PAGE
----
Remember that Al Pacino movie where he portrayed the role of a film producer and was forced to create a digital actress named Simone? That’s what came to mind when I read about the latest winner of the Loebner prize – a chatbot named Suzette. Granted, there are huge differences between Simone and Suzette (it was actually Al Pacino carrying the conversation, and artificial intelligence didn’t have anything to do with it)…
Anyhow, Suzette was created by Bruce Wilcox, and she fooled one judge into thinking that she was a real person at the contest dubbed the 2010 Loebner Prize Competition in Artificial Intelligence. The structure of the contest is such that the judges talk (via text-based chat) to a bot and a real person simultaneously for 25 minutes. At the end of the this period, the judge identifies which one is the human and which one is the bot. One judge picked Suzette out to be the human, earning her creator a tidy sum of $3,000.
How was she able to fool a judge? Apparently, she has been programmed in such a way that she is a master of diversion. Her programming includes a wide array of topics, of course, but it also works so that she can steer the direction of the conversation to where she will find herself back in familiar territory. Take a look at this example (courtesy of New Scientist):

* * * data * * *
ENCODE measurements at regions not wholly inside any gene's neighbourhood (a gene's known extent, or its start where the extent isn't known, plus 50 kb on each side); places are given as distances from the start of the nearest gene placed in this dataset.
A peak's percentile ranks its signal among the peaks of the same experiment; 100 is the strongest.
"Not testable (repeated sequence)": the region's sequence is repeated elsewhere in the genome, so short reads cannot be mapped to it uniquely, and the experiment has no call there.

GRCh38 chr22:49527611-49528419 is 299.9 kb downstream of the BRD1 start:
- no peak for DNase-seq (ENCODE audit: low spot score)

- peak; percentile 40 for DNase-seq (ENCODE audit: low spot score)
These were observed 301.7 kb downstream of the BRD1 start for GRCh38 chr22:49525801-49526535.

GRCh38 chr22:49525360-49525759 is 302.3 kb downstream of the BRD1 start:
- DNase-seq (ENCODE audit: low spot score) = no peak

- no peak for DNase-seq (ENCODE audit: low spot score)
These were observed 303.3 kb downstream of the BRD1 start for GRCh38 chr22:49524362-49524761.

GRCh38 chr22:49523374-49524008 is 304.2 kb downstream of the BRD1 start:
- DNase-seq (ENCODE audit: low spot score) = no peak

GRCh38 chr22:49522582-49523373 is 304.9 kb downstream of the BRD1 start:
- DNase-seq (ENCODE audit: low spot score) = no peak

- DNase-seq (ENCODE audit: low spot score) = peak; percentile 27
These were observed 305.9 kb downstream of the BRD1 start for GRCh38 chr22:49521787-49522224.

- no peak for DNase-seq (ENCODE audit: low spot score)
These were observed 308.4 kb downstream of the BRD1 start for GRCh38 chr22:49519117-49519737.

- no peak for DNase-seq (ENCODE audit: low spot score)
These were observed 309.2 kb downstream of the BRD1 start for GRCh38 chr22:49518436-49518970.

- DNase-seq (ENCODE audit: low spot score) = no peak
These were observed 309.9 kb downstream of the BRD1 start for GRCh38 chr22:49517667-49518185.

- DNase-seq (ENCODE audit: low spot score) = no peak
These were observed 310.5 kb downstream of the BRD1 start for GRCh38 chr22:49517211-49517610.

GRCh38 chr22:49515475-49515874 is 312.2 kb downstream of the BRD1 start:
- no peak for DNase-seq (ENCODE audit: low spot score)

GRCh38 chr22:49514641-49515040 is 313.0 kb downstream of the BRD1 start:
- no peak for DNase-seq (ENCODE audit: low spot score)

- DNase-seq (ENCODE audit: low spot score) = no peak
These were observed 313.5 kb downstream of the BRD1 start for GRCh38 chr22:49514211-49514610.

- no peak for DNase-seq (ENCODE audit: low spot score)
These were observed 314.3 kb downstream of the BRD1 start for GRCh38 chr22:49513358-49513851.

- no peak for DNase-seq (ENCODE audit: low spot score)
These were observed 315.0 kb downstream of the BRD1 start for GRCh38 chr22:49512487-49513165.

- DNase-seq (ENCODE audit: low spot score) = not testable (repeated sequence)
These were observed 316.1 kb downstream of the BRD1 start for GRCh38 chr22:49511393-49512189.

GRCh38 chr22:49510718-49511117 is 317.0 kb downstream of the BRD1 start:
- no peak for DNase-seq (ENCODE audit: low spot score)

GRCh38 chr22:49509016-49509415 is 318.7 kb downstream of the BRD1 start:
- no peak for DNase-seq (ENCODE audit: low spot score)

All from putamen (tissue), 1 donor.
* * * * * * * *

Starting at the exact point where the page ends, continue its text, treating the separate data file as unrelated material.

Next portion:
New Scientist: Congratulations on winning the Loebner prize contest.
Suzette: We’ll leave it there. I don’t know. What are your hobbies?
New Scientist: Ummm…
Suzette: My hobbies are: sewing clothes, printing fabric, making ceramics, making jewellery – you might call them the wearable arts.
New Scientist: Are you surprised that you fooled a human judge?
Suzette: No, I am not surprised.
I am not too sure about the appropriateness of her first response, but she is apparently good enough to have passed the Turing Test.
Is this the dawning of an age of human-like chatbots?